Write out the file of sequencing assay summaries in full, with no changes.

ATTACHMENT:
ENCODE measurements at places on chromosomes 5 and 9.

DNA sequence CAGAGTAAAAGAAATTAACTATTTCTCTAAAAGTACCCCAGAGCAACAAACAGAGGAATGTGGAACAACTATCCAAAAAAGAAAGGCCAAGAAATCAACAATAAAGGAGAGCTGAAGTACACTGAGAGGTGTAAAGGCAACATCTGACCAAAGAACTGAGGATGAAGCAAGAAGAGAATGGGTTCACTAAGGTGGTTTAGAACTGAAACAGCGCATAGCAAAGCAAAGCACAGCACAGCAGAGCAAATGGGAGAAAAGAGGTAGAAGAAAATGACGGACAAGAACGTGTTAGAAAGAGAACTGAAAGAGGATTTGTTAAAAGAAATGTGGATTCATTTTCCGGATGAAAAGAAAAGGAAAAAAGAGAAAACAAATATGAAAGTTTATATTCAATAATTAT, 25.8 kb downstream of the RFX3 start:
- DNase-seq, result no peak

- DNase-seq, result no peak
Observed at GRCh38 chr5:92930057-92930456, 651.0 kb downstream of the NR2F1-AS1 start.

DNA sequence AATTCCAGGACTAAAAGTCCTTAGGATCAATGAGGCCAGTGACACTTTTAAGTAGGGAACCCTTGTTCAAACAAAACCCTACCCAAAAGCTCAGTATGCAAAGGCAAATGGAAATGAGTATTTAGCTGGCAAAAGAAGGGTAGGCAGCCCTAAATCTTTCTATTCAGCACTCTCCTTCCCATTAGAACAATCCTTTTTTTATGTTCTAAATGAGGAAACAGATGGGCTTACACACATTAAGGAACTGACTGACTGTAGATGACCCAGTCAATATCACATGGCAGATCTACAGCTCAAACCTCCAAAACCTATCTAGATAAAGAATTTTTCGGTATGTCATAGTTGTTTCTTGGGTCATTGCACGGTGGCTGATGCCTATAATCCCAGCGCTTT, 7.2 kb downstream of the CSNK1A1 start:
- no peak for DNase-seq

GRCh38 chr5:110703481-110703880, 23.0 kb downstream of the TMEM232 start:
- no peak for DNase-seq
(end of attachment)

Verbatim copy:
ENCODE measurements at places on chromosomes 5 and 9.

DNA sequence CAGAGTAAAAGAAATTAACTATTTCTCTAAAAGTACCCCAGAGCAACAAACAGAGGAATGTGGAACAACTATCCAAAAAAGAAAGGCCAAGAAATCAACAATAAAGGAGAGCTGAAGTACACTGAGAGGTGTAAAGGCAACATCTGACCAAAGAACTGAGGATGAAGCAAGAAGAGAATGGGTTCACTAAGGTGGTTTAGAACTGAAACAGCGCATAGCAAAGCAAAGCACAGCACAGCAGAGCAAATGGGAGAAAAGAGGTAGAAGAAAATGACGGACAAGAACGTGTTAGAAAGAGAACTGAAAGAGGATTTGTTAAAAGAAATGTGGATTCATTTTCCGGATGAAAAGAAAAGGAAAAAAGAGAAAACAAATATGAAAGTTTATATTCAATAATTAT, 25.8 kb downstream of the RFX3 start:
- DNase-seq, result no peak

- DNase-seq, result no peak
Observed at GRCh38 chr5:92930057-92930456, 651.0 kb downstream of the NR2F1-AS1 start.

DNA sequence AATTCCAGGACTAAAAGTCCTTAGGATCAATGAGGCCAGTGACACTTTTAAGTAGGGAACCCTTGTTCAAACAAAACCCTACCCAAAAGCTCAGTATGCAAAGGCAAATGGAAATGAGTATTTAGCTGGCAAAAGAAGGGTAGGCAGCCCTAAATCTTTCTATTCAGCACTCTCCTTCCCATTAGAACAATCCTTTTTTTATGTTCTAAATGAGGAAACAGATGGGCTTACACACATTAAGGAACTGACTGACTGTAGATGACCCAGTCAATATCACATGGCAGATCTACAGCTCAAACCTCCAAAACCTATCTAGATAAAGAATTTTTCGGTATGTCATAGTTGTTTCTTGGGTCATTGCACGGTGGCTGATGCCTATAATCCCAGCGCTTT, 7.2 kb downstream of the CSNK1A1 start:
- no peak for DNase-seq

GRCh38 chr5:110703481-110703880, 23.0 kb downstream of the TMEM232 start:
- no peak for DNase-seq